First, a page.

Master tuner, Electronic Panman, Innovator.
Bertie Marshall is called the “ Electronic Panman”, having been the first to introduce amplified pans – an innovation that should be distinguished from Tripoli’s ‘first’ use of microphones on pans. Tripoli miked their pans simply to get a bigger sound from what was then a smaller aggregation. Bertie created a system specially for the amplification of pans – an innovation that was a direct result of his training in electronics and his determination to use it, for the benefit of the steelpan. This was in 1965.
In 1971 he invented the Bertphone. Many knowledgeable pan enthusiasts are still of the view that this was the ultimate pan invention, since it combined tone control and amplification via speakers, mixers and equalizers. Unfortunately, the Bertphone equipment was lost in a fire on 7th May, 1980 at Laventille. That no other band ever produced its own ‘Bertphone’ was probably due to its cost – a prohibitive TT $10,000.
Bertie Marshall began his steel pan career in 1957 with the now defunct Highlanders steelband of Mango Rose and Laventille. It was his burning desire to give the tenor pan or ping-pong a leading role in the steel orchestra which had now grown, due to Panorama, to accommodate as many as a hundred or more players. Because of this, the lead or tenor pans could not be heard in some parts of the band.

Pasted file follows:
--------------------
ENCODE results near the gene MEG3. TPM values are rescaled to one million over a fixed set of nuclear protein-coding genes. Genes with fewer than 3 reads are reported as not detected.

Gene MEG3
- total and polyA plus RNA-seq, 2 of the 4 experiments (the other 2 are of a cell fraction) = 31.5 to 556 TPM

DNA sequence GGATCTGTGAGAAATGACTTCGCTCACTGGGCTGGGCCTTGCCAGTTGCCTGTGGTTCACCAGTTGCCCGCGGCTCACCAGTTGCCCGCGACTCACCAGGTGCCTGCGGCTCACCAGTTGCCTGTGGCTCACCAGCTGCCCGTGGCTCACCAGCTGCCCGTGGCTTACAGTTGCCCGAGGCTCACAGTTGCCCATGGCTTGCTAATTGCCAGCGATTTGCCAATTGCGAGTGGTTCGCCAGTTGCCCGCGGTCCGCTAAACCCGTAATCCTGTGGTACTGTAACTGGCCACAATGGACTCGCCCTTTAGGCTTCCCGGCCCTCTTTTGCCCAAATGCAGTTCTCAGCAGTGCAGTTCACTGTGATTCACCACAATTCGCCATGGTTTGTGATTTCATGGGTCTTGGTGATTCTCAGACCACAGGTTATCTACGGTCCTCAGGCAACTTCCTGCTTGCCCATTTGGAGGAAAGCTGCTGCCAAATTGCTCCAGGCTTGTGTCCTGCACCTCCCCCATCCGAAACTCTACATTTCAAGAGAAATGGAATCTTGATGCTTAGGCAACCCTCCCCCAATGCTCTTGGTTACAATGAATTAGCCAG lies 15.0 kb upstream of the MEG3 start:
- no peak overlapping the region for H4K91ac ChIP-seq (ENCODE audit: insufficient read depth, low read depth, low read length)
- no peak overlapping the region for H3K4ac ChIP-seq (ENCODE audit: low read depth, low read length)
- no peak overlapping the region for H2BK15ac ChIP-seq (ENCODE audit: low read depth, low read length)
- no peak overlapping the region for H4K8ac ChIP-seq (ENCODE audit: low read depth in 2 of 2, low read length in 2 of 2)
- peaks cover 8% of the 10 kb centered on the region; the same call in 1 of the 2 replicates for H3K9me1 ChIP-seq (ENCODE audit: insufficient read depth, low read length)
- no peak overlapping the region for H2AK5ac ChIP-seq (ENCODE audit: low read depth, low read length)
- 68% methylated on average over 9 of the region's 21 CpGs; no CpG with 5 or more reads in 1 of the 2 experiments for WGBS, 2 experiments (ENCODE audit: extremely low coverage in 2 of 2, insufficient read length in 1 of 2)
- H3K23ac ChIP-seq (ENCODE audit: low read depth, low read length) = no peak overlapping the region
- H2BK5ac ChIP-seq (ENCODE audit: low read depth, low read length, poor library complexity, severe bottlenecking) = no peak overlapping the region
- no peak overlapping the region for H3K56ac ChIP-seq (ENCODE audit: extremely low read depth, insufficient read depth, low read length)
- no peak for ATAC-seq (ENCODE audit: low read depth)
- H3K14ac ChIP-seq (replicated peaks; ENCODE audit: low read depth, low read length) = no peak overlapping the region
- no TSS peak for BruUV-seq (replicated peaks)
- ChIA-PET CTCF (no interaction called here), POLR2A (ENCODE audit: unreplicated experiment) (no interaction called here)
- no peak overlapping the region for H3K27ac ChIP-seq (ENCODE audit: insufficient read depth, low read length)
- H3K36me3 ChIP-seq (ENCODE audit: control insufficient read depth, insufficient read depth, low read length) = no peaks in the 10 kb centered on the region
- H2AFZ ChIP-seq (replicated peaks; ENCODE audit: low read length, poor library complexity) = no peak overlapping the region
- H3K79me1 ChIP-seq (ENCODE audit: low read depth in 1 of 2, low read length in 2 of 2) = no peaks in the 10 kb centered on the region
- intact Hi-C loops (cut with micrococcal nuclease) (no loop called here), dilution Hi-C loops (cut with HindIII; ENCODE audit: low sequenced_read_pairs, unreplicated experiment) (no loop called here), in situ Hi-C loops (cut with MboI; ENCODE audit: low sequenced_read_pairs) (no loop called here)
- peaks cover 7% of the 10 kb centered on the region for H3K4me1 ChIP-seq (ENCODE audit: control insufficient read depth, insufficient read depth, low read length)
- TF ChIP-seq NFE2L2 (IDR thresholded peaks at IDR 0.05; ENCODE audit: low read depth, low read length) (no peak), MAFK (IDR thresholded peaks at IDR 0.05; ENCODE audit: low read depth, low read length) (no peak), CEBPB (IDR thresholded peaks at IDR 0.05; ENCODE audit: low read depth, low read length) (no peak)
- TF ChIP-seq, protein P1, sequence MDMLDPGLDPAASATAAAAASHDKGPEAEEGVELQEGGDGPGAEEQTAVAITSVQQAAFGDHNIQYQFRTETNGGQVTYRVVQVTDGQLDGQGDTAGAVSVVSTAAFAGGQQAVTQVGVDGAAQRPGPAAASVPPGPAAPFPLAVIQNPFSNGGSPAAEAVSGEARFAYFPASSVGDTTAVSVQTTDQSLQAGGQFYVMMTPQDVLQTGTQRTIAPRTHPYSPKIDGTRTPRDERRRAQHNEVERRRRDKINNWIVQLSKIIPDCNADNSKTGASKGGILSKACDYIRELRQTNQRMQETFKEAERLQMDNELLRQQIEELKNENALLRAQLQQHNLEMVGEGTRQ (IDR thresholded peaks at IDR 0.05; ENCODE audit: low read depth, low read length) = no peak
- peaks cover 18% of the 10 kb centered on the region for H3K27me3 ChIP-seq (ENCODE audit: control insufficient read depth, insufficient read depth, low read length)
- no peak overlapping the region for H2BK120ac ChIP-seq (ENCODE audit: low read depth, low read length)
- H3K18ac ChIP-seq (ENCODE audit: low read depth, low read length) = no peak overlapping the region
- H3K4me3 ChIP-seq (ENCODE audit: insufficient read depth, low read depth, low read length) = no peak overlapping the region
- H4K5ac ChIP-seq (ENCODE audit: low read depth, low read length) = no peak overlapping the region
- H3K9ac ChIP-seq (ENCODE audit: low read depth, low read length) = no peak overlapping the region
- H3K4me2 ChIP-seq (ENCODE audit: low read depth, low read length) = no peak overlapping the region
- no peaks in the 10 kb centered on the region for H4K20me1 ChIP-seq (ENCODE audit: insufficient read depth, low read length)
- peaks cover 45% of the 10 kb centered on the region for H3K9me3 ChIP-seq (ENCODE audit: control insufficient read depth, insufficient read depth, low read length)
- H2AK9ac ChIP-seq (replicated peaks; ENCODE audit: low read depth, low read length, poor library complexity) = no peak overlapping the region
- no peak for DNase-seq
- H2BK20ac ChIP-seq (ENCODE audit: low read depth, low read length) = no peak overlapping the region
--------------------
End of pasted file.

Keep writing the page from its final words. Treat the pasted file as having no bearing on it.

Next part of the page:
Pragmatic innovator that he was, Bertie designed and introduced the double tenor – dubbed by some enthusiasts, “the perfect pan”, and the most popular instrument in any steelband, up to this day.
This was indeed a very great step forward, since the double tenor introduced a new musicality to the steelband. It had an entirely different sound being more mellow than the single tenor, as well as having a musical range of thirty-two notes which made it ideal for solo artists. Moreover, it was Bertie Marshall who revolutionized the methodology of pan tuning – tuning the notes by octaves and harmonics, that is to say, complex tuning.
Musicologist Newman Alexander has noted that previous to the advent of the double tenor, pan music was capable of expressing or producing tones from around the middle C on the piano and extending about two octaves onwards. Up to this time, bass pans were of very limited range, which left large, empty spaces between the bass pans and the melodic tenor pans. With the advent of the double tenors, the range was subsequently extended downwards and with that downward extension there evolved a mellowness that was hitherto non-existent. This led to a progressive extension downwards which in turn led to a family of lower pitch pans which were also chromatically tuned. This made all the difference in the total pan sonority.
Source: The Trinidad and Tobago Steel Pan
History and Evolution
By: Dr. F.I.R. Blake